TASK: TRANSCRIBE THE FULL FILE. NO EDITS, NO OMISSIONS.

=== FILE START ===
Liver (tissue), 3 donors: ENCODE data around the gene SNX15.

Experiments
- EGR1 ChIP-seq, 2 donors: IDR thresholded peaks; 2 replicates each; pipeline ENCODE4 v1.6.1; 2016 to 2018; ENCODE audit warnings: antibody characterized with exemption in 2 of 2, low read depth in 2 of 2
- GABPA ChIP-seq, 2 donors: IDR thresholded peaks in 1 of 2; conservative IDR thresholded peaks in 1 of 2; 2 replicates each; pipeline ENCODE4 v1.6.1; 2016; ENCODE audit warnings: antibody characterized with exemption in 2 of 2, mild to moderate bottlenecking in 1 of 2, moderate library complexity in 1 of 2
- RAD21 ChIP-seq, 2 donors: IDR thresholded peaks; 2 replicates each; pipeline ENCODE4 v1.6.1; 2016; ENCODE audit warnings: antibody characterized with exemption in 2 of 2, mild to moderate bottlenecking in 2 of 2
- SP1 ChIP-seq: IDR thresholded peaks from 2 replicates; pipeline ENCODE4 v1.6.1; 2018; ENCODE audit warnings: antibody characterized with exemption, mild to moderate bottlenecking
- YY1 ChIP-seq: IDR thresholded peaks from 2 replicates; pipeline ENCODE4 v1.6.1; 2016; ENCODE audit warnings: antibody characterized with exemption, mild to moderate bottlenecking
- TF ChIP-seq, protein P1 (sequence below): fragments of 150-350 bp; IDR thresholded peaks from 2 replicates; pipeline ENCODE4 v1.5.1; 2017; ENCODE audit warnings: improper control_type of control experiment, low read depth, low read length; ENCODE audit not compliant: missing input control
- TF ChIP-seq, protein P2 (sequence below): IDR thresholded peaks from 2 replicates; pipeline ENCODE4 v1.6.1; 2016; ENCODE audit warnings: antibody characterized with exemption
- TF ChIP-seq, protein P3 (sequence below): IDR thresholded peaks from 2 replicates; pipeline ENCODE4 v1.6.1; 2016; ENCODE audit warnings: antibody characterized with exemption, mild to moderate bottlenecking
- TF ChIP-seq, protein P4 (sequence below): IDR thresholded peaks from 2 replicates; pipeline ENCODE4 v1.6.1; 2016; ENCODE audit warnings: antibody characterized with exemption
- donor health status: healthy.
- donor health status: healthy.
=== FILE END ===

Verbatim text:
Liver (tissue), 3 donors: ENCODE data around the gene SNX15.

Experiments
- EGR1 ChIP-seq, 2 donors: IDR thresholded peaks; 2 replicates each; pipeline ENCODE4 v1.6.1; 2016 to 2018; ENCODE audit warnings: antibody characterized with exemption in 2 of 2, low read depth in 2 of 2
- GABPA ChIP-seq, 2 donors: IDR thresholded peaks in 1 of 2; conservative IDR thresholded peaks in 1 of 2; 2 replicates each; pipeline ENCODE4 v1.6.1; 2016; ENCODE audit warnings: antibody characterized with exemption in 2 of 2, mild to moderate bottlenecking in 1 of 2, moderate library complexity in 1 of 2
- RAD21 ChIP-seq, 2 donors: IDR thresholded peaks; 2 replicates each; pipeline ENCODE4 v1.6.1; 2016; ENCODE audit warnings: antibody characterized with exemption in 2 of 2, mild to moderate bottlenecking in 2 of 2
- SP1 ChIP-seq: IDR thresholded peaks from 2 replicates; pipeline ENCODE4 v1.6.1; 2018; ENCODE audit warnings: antibody characterized with exemption, mild to moderate bottlenecking
- YY1 ChIP-seq: IDR thresholded peaks from 2 replicates; pipeline ENCODE4 v1.6.1; 2016; ENCODE audit warnings: antibody characterized with exemption, mild to moderate bottlenecking
- TF ChIP-seq, protein P1 (sequence below): fragments of 150-350 bp; IDR thresholded peaks from 2 replicates; pipeline ENCODE4 v1.5.1; 2017; ENCODE audit warnings: improper control_type of control experiment, low read depth, low read length; ENCODE audit not compliant: missing input control
- TF ChIP-seq, protein P2 (sequence below): IDR thresholded peaks from 2 replicates; pipeline ENCODE4 v1.6.1; 2016; ENCODE audit warnings: antibody characterized with exemption
- TF ChIP-seq, protein P3 (sequence below): IDR thresholded peaks from 2 replicates; pipeline ENCODE4 v1.6.1; 2016; ENCODE audit warnings: antibody characterized with exemption, mild to moderate bottlenecking
- TF ChIP-seq, protein P4 (sequence below): IDR thresholded peaks from 2 replicates; pipeline ENCODE4 v1.6.1; 2016; ENCODE audit warnings: antibody characterized with exemption
- donor health status: healthy.
- donor health status: healthy.